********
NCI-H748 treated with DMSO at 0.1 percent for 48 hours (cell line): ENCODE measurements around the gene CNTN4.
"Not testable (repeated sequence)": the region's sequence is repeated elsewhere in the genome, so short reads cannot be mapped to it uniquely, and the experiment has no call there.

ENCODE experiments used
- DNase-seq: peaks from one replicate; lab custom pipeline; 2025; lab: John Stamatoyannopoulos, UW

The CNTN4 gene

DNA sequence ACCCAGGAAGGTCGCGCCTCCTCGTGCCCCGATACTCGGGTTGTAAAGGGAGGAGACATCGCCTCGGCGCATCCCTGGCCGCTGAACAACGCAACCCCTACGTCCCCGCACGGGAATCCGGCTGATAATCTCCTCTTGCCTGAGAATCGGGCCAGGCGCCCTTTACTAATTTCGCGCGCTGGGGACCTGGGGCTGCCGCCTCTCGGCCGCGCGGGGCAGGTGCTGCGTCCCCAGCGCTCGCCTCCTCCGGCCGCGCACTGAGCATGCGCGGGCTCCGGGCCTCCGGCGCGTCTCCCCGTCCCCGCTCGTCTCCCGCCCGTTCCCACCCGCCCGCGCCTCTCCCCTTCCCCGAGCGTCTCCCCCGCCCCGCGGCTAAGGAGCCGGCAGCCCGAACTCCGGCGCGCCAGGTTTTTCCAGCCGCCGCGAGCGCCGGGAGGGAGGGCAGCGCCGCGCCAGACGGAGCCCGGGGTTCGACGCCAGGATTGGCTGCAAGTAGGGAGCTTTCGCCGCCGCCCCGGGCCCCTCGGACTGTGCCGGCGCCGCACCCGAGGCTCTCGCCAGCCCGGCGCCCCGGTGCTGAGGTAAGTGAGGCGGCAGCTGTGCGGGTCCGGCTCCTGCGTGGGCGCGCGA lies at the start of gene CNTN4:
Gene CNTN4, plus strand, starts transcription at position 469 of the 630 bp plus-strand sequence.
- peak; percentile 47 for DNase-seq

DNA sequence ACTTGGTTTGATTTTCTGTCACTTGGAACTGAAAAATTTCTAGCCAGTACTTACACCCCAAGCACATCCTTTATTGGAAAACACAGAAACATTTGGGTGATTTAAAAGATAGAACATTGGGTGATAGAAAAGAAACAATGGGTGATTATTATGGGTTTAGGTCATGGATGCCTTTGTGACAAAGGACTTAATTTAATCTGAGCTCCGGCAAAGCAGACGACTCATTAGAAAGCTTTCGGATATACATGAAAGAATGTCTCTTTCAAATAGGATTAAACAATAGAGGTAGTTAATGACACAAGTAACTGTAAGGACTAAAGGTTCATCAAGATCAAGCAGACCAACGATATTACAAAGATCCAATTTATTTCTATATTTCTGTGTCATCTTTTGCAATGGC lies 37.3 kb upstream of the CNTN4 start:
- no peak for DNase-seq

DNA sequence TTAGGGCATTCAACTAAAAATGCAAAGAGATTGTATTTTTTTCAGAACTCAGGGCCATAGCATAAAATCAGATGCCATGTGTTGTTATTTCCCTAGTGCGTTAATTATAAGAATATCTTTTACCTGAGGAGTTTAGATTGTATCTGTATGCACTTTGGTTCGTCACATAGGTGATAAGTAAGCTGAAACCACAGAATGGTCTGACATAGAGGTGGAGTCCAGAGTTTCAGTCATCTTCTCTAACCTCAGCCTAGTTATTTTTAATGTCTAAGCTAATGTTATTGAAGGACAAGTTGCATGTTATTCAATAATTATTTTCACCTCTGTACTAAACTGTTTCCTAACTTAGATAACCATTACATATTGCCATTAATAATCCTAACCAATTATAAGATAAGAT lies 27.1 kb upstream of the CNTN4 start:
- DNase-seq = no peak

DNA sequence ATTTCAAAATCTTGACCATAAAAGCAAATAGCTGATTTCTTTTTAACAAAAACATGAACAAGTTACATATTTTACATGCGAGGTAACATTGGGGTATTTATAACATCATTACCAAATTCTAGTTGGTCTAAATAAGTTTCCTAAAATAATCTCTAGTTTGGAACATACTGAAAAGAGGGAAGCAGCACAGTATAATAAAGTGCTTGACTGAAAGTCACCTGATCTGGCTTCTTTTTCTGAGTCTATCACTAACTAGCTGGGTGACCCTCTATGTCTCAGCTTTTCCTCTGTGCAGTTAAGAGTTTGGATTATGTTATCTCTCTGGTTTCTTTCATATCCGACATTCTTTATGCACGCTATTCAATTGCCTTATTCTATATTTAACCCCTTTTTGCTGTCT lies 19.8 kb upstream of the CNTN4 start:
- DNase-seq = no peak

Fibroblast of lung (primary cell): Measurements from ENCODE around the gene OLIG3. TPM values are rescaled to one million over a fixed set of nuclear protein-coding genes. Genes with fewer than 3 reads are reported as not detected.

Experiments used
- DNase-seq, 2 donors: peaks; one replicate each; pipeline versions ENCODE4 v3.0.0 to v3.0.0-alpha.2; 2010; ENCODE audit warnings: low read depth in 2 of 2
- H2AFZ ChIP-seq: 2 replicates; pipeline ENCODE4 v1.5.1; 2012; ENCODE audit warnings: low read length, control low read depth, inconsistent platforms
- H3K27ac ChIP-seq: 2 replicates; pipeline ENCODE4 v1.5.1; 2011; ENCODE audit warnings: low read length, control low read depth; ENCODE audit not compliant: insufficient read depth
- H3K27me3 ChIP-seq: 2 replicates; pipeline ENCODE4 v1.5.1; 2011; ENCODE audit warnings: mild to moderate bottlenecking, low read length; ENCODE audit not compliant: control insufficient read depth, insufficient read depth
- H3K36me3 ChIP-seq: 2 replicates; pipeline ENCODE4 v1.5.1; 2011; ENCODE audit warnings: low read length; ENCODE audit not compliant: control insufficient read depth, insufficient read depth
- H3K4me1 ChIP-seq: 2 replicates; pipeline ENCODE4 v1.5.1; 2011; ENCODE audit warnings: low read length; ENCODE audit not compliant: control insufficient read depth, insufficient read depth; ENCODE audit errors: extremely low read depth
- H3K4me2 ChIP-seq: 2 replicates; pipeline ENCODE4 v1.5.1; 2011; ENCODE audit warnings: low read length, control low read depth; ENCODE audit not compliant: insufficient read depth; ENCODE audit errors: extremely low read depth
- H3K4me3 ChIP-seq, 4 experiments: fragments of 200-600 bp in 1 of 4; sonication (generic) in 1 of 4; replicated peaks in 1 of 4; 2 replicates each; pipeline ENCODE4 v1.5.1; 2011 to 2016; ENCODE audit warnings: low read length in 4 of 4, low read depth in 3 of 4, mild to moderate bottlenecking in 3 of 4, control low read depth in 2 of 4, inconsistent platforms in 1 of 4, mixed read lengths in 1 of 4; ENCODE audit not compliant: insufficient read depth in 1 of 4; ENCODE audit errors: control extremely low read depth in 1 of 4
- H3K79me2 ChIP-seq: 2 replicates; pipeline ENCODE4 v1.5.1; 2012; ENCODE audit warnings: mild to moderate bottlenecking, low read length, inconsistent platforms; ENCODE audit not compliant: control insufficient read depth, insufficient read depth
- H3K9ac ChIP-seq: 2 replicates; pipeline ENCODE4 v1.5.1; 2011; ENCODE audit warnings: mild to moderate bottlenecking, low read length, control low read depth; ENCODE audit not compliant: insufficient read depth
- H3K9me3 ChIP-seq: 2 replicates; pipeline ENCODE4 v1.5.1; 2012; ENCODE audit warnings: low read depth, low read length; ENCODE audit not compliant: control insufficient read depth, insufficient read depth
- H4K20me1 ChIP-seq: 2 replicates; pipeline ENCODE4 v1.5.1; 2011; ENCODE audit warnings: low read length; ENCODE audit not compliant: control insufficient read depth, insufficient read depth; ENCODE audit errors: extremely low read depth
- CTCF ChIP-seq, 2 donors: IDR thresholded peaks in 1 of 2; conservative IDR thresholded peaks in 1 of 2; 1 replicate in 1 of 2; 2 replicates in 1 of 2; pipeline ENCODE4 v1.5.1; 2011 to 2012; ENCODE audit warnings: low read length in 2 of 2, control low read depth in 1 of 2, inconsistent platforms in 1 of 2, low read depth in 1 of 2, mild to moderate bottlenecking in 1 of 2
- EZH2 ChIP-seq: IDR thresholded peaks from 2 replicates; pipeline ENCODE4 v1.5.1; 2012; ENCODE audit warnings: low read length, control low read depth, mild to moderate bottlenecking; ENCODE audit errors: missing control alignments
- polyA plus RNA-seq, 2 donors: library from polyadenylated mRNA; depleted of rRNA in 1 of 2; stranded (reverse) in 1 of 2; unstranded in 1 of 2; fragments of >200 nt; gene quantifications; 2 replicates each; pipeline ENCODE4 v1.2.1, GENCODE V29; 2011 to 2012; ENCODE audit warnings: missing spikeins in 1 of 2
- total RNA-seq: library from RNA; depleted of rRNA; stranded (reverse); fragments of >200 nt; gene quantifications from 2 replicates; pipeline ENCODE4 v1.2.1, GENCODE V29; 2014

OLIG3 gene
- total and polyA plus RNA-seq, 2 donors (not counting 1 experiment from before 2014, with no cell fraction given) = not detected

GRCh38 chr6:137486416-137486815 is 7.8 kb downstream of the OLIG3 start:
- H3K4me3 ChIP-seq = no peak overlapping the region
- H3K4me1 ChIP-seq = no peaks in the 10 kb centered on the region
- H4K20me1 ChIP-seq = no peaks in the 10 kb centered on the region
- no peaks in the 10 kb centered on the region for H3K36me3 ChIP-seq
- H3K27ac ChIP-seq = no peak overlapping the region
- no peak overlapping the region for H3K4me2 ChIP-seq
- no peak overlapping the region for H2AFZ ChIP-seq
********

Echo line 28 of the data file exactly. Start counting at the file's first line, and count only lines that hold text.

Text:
- H4K20me1 ChIP-seq: 2 replicates; pipeline ENCODE4 v1.5.1; 2011; ENCODE audit warnings: low read length; ENCODE audit not compliant: control insufficient read depth, insufficient read depth; ENCODE audit errors: extremely low read depth